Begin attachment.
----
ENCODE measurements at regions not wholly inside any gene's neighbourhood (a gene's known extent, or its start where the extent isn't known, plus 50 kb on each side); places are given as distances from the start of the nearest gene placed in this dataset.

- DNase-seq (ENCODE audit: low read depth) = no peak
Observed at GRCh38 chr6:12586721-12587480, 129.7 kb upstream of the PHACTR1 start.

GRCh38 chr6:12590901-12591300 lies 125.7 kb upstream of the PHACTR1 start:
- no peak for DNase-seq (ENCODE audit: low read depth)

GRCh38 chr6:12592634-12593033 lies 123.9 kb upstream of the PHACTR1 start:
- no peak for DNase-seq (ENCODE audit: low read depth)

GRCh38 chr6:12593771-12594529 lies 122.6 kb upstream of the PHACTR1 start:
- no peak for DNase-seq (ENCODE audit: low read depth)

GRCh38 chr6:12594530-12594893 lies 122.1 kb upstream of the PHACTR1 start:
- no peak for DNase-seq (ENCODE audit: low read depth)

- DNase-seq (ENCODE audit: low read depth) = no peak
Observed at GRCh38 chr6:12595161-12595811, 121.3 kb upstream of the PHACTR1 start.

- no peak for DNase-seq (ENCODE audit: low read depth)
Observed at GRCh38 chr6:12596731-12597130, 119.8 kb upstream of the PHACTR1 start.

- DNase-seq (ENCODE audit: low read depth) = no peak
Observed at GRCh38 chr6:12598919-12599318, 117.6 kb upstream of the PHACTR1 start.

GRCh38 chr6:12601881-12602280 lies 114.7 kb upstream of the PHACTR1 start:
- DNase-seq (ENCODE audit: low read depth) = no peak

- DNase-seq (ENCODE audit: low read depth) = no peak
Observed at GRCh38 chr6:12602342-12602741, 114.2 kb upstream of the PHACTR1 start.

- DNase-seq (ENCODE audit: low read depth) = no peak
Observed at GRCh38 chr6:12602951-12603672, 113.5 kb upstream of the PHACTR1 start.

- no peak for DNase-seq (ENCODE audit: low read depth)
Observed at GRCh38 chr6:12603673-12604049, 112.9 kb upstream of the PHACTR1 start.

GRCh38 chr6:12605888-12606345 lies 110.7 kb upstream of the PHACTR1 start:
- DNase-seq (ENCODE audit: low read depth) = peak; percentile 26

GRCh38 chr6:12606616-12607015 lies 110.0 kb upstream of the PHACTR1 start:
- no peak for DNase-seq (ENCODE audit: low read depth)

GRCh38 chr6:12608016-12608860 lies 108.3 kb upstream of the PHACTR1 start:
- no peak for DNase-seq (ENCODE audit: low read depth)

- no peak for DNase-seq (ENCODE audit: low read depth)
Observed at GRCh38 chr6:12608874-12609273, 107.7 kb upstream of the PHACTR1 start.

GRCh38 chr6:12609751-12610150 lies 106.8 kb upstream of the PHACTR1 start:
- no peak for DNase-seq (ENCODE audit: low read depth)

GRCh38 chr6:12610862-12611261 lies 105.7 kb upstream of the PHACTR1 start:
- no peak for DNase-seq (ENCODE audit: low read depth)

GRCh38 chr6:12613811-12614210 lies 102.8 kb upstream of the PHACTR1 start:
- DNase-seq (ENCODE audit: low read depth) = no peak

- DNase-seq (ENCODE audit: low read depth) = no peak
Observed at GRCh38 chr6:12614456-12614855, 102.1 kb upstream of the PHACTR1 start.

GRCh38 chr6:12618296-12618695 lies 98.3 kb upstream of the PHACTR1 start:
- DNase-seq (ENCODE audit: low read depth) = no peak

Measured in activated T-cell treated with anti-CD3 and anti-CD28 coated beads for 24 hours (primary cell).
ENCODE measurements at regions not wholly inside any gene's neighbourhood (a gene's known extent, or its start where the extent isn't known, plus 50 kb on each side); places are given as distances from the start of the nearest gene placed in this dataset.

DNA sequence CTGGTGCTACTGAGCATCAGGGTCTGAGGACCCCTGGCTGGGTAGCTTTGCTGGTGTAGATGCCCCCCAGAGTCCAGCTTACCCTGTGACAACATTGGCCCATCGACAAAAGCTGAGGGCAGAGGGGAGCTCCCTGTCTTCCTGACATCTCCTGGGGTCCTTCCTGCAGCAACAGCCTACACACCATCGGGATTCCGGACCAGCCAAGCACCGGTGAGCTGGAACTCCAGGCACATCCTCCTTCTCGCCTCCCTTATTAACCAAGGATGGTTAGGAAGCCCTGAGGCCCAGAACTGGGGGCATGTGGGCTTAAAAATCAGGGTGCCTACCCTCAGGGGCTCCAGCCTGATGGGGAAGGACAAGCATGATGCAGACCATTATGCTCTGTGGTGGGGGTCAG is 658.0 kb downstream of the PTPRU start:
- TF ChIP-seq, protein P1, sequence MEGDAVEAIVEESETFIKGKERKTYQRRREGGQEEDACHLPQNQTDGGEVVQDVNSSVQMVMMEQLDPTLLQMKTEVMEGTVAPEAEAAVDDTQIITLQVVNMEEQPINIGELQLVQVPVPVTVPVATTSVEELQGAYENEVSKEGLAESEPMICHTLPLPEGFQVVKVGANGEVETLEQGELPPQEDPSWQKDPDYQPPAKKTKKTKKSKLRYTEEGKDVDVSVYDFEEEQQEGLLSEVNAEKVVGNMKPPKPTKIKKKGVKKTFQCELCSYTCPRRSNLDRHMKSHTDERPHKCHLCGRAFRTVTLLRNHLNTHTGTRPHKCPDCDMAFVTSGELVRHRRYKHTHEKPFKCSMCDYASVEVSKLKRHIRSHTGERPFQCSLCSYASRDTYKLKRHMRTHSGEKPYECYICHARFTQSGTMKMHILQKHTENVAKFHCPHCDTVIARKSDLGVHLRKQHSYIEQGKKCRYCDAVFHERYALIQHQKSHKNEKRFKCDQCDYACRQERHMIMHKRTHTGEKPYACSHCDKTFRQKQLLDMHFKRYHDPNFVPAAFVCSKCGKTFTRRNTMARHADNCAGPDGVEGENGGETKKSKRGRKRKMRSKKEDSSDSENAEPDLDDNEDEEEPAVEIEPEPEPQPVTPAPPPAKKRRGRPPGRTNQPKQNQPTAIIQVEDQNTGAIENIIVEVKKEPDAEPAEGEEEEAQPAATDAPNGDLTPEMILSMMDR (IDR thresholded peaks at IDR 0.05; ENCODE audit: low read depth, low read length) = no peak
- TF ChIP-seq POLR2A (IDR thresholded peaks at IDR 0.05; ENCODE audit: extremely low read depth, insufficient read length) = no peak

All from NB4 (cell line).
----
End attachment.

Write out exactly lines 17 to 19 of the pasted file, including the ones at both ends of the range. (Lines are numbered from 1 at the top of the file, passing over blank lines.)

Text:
Observed at GRCh38 chr6:12598919-12599318, 117.6 kb upstream of the PHACTR1 start.

GRCh38 chr6:12601881-12602280 lies 114.7 kb upstream of the PHACTR1 start:
- DNase-seq (ENCODE audit: low read depth) = no peak